Monday, April 5, 2010

Rhubarb and ... tomatoes?

Up came the rhubarb this weekend. Already I feel oppressed by the looming harvest, and I am down to just one plant this year. I always make a pie or cobbler, maybe a fancy cocktail like a Rhubarb Collins, and then I scratch my head. There are plenty of quick bread and muffin recipes out there, but my family doesn't eat a lot of sweet baked goods. Orangette recently posted a roasted rhubarb recipe, so I may give that a whirl, though it looks fairly similar to several stewed rhubarb recipes I have made in years past. Unfortunately, these recipes were lauded mostly for the amount of whipped cream or creme fraiche I piled on top of the unsightly rhubarb melange. I could can the rhubarb, but we are still trying to eat down the other sweet preserves I put up in the fall....pickles go much more quickly at our house. This pickle idea got me thinking and with a quick google, I have found my recipe for 2010: rhubarb pickles. I will report back if they are worthy for the recipe file.

So why do I grow rhubarb? Mainly because of the season: aside from asparagus and radishes, this is a reliable early harvest in my zone. I like the color, and the plant does well in a forgotten part-sun location behind the grape arbor. It also chafes me to see rhubarb for sale at local supermarkets for ridiculous sums....$5.99 a pound? Are you kidding? This plant requires little besides letting it alone, and not harvesting too many stalks all at once. In the end, I always end up foisting off the extra rhubarb on the poor souls who have expressed modest interest in my gardening endeavors. The unsolicited stalks are just a foretaste of the zucchini feast to come, my dearies.

Speaking of summer harvests, my early tomato trial has begun! I put out three seedlings this weekend, one under a wall-o-water, one inside a DIY ring of 2L pop bottles, and one out in the elements. This is a flawed study, as a majority of my tomato seedlings suffered irreparable damage while I was off gallivanting in Paris. Ideally, the plants in my experiment would all be of the same variety, but currently I only have two sweet 100's and one early girl to play with. I left the early girl out in the elements, to see if she lives up to her name. I have another round of tomatoes started in my greenhouse, just in case none of these experimental plants works out. With opalkas and sungolds added to the mix, we will, as per usual, have too many tomatoes (see above discussion on foisting off harvests).

Finally, I noticed yesterday that my wintersown tomato seed is up! Pretty early, likely secondary to to the freakish warm weather we've been having. Is this a sign that my experiment is going to do well? They are peiping chieh tomatoes sent by the wintersown lady, Trudi. I have been web searching for taste descriptions of this seed, as I had never heard of it until Trudi sent a package to me this winter. I found several references attesting that it is a good cropper (sigh) and an ominous post from Trudi herself on gardenweb about how they taste delicious with mayonnaise. What doesn't taste delicious with mayonnaise? If this is all that can be said about the taste of this variety, should I be worried?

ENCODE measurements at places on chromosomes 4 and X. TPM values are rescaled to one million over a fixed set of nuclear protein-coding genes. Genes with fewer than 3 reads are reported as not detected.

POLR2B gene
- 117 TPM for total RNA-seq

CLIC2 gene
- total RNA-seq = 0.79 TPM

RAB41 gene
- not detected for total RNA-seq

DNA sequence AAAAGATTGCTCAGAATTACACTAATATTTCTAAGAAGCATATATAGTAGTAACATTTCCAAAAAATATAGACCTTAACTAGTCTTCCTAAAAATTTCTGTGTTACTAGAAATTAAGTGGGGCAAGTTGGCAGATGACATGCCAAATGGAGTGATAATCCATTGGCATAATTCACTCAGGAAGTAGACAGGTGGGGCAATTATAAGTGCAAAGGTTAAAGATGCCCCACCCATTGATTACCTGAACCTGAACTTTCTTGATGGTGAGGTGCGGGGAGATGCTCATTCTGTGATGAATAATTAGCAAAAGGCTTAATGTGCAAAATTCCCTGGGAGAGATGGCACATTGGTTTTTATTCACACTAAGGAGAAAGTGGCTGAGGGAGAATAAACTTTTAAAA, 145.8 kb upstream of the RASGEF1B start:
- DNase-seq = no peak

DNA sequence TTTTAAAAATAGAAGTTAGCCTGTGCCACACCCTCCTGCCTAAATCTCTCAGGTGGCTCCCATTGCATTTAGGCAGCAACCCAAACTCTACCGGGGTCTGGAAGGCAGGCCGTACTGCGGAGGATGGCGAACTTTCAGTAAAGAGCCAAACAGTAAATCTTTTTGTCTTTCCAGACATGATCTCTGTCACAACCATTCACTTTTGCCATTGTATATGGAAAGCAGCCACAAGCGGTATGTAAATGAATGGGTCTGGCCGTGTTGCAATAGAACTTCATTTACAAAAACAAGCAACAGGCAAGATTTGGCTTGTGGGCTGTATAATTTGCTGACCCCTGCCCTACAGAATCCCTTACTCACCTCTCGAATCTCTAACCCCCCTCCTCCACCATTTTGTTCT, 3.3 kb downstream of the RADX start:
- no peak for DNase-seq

1. Rhubarb was one of the first plants I grew as a child. I don't grow it now, but I buy it to make my favorite strawberry rhubarb pie.

    I am going to grow a cross tomato this year called "Brandy Boy." I wasn't too impressed with Brandywine some years ago, so we'll see.


  2. I've been glared at by heirloom tomato fanatics for saying this, but I've grown brandywine twice and both times had mushy, mealy fruit. It doesn't bear too heavily, which doesn't bother me, but the texture overwhelmed the flavor. I'm convinced the only reason folks around here grow it is because of the appealing name. Maybe it does better elsewhere, with a different set of conditions!

  3. My wintersown tomatoes came up this week, too. Yay!

    I've never grown rhubarb before... mostly because the only thing I've ever used it for is rhubarb and strawberry pie, which is so sweet we wouldn't want it more than once a season. But it does look pretty in the vegetable garden. :)

  4. I've had good luck with brandywine in previous gardens but not here. Last year I thought they were so mealy because of the cool temps and long time to ripen, or maybe because my garden doesn't get quite 6 hrs of sun. No brandywine this year for me.

    My mom has a bunch of rubarb growing in her garden. This year I might get up to her place early enough to cop a division. I love the stuff.

  5. I'm fallin in love with Rhubarb!! It's all i've been thinking about . I recently found out that my girlfriends dad had Rhubarb plants growing in his yard but considered it a Weed! and got rid of them...nearly broke my heart! i'm interested to hear about you pickling them.